Previous to Bill Morneau's appearance on Tuesday afternoon, the last time a finance minister delivered the fall economic update to the House of Commons was in 2008, when Jim Flaherty very nearly blew up the Conservative government of the day.
As the global economy wobbled and reeled, Flaherty stepped forward to announce his government was not yet ready to commit to anything substantial, but would, in the meantime, eliminate the per-vote subsidy for political parties, suspend the right to strike for public sector unions and limit the recourse for women seeking pay equity.
Long story short: This was not well-received and Stephen Harper only barely escaped to save his government with a stimulus budget two months later.
The Conservatives, perhaps superstitious, thereafter avoided presenting the fall update to the House.
It is surely nice to have the event back on Parliament Hill, but it is also somewhat fitting that it should be this statement — a vaguely significant and risky statement of intent — that heralds its return.
What Morneau announced on Tuesday was a multibillion-dollar recommitment to the Liberal economic agenda, the defining policy distinction of last year's election. Now with added ambition.
If the finance minister is lucky, it won't blow up his government. At least not until well into the next decade.
Back in 2008, the Conservatives were still clinging to the ideal of a balanced budget, a notion they would officially abandon with that stimulus budget.
Seven years later, they would revive the ideal of balance, only to be bested by Trudeau's campaign promise to set it aside because the economy was still struggling.
The economic update does not deviate from that signature course, in fact it figures that the accumulated debt of the next five years will be $32 billion more than projected in the spring.
The Liberals have complicated comparisons somewhat by abandoning the $6-billion "prudence factor" that was built into the spring budget, an accounting cushion that might be reintroduced for next year's budget.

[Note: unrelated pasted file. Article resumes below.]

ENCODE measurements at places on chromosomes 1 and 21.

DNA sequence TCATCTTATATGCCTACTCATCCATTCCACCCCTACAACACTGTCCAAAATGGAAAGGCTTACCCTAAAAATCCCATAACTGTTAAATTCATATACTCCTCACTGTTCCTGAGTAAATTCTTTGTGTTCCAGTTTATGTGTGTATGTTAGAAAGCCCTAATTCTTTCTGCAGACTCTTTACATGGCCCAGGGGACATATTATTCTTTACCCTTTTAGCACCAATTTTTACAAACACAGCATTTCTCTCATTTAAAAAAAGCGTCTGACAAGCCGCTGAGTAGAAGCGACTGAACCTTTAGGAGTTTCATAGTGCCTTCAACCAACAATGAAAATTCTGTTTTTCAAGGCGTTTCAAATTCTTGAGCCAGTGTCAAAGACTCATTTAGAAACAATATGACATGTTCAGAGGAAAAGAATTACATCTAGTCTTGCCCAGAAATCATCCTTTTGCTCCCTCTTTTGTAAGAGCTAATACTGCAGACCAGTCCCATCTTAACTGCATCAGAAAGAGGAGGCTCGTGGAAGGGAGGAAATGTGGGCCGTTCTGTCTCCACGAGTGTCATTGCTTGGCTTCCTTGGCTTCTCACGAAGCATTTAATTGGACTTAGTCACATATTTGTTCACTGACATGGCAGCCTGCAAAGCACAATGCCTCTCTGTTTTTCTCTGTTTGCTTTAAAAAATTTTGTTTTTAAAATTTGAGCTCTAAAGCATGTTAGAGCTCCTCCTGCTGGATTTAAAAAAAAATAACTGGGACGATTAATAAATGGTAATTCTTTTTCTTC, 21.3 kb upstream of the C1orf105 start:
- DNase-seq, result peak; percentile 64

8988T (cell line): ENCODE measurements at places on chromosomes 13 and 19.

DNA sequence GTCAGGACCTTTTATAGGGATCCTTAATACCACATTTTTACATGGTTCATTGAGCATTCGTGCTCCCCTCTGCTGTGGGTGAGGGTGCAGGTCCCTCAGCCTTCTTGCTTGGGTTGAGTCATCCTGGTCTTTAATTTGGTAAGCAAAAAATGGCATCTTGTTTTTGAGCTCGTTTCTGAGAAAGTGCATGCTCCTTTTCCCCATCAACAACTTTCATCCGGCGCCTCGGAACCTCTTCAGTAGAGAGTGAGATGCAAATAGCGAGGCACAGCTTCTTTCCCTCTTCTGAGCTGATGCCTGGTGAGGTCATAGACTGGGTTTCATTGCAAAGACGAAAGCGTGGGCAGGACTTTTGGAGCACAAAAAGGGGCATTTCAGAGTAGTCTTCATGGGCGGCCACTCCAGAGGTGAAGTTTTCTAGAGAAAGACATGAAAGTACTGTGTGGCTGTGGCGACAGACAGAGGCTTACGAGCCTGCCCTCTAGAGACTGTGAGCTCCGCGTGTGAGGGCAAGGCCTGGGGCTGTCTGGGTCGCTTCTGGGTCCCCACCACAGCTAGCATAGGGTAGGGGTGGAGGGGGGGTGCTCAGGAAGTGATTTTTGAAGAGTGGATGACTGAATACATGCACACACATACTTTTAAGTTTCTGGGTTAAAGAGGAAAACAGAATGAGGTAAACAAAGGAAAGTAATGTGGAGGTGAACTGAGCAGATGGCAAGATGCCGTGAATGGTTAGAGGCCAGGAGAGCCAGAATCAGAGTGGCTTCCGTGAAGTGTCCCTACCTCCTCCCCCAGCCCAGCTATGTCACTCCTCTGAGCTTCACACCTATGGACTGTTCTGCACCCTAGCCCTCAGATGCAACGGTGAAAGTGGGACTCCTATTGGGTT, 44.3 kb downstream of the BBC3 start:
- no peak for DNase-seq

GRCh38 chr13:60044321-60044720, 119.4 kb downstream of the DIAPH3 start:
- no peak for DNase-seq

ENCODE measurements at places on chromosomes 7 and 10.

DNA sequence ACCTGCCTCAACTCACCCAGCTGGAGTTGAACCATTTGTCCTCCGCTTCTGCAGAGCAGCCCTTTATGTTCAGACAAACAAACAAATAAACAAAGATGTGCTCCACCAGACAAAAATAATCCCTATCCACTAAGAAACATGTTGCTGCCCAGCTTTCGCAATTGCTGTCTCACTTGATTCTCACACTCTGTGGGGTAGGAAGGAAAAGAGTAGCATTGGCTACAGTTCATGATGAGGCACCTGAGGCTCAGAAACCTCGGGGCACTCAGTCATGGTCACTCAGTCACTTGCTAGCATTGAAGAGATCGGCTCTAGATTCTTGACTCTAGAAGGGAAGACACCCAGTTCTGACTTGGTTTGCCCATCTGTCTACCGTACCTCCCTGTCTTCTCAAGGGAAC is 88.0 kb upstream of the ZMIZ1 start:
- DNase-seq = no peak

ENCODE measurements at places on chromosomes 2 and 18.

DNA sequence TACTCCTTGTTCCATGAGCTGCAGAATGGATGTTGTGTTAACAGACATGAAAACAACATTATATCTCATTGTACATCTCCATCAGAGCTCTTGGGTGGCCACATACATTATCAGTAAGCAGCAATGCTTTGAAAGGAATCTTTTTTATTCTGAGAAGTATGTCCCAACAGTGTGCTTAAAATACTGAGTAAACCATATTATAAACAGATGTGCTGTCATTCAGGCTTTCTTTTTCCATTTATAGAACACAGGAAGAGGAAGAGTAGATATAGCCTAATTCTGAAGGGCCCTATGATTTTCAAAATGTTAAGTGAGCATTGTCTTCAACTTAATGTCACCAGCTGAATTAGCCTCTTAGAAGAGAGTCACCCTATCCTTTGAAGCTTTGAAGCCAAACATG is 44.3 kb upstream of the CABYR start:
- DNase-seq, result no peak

But there is more than that.
"We need to think even bigger," Morneau told the House.
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The government plans to create an infrastructure bank to harness private investment in public infrastructure, establish a new agency to draw foreign investment to Canada, and launch new visa arrangements to make it easier to bring in "global talent" from abroad.
And while the Liberals are investing and reorganizing, they'll empower the parliamentary budget officer, expand the office's mandate to include political commitments, and reform the process by which Parliament reviews government spending.
All of which might at least enliven the debate about what the Liberals are doing.
How Morneau wants to be remembered
"Decades from now, when my kids tell the story of when their dad was finance minister," said Morneau, in his "ah shucks" way that drew some grumbling and heckling from the opposition side, "I want them to be able to look back and see our government's first year in office as the year Canada began its path towards a new, modern economy."
Even if one believes economic redirection is what's necessary, those are no small stakes. The investment was described as "unprecedented" and the changes as "transformative." That is legacy-building stuff. But it also involves the risk of spending, debt and trying new things.
The most ostentatious refrain was "progress" — seemingly an attempt to counter the reality that the national economy has yet to show obvious signs of improvement — but sprinkled throughout the prepared text was the word "future" and the phrase "long-term."
The subliminal message might be "patience" or "vision."
'Decades from now, when my kids tell the story of when their dad was finance minister, I want them to be able to look back and see our government's first year in office as the year Canada began its path towards a new, modern economy.' - Finance Minister Bill Morneau
There was some tittering from the opposition benches at Morneau's long timeframe, and it's certainly worth at least a raised eyebrow.
For the Liberals to deliver all of the infrastructure funding they put down on paper today, they will have to be re-elected at least twice. It might be nice if more of that money was to be spent sooner.
But they have perhaps now put down a significant portion of their 2019 platform, or at least put the Conservatives and New Democrats in the position of explaining why we shouldn't be spending this much on infrastructure.
For now, the NDP is eager to complain about any attempt to privatize public infrastructure (and if the result is road tolls, the Liberals might be in for some controversy), while the Conservatives are generally aggrieved at the spectre of deficit spending.
Sooner or later the government will have to worry about the deficit, but the Liberal riposte to the immediate concern is that this is what "confident, ambitious countries do: invest in our future."
That is very nearly a challenge to the nation's nerve.
But then surely the Liberals need to show enough progress in the next three years to justify carrying on — some evidence of a positive trajectory.
If not, the Liberals will be lucky to be in government long enough to see this statement through.